To highlight 27 correctable inducers of age-associated obesity, we have created on the (27 Correctable Obesity-Inducers Image above) a new illustration that shows multiple daggers pointed at an obese torso. Any one of these obesity-inducers (daggers) can cause or contribute to surplus fat accumulation. In the real world, the cumulative effects of many of the following obesity inducers subjects aging individuals to uncontrolled weight gain:

1. Loss of leptin sensitivity (induces hunger and inhibits release of stored fat from adipocytes)21-24

2. Low adiponectin (increases fat storage in adipocytes and inhibits insulin sensitivity)25,26

3. Excess glycerol-3 phosphate dehydrogenase activity (facilitates conversion of glucose to stored fat—triglycerides—in adipocytes)27

4. Excess amylase activity (digestive enzyme that enables dietary carbohydrates sugars to be rapidly absorbed)28-32

5. Excess lipase activity (enables too many dietary fats to be absorbed)24,33-36

6. Excess calorie intake (overwhelms body’s ability to use calories for energy production)37-41

7. Postprandial hypertriglyceridemia (too much fat remaining in the blood long after meals)36,42

8. Postprandial hyperglycemia (too much glucose remaining in the blood long after meals)26,37,43-49

9. Deficient resting energy expenditure (enables fat accumulation in lieu of calorie burning)24,50

10. Elevated C-reactive protein (binds to leptin and neutralizes leptin’s anti-obesity effects in the body)51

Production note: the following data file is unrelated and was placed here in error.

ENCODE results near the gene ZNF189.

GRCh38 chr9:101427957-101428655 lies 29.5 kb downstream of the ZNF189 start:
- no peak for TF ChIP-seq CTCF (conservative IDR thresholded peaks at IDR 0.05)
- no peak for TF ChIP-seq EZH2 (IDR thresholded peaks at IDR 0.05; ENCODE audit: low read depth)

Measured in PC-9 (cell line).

11. Loss of insulin sensitivity (inhibits utilization of glucose in energy producing cells and promotes excess fat storage in adipocytes)26,52-54

12. Insufficient fiber intake (enables rapid rise in blood glucose after meals and postprandial hyperglycemia and hyperinsulinemia)55-60

13. Serotonin deficit (causes carbohydrate binging)61,62

14. Testosterone deficit (men) (contributes to abdominal obesity)63-65

15. Estrogen-progesterone imbalance (women) (contributes to fat accumulation in waist-hips)66

16. Thyroid deficit (precludes efficient cellular utilization of ingested calories)67

17. Decreased physical activity (worsens insulin sensitivity and slows metabolic rate)68-70

18. Fasting hyperinsulinemia (precludes release of stored body fat and increases appetite)71-73

19. Excess gluconeogenesis (causes chronically elevated glucose levels even when fasting)26,74-76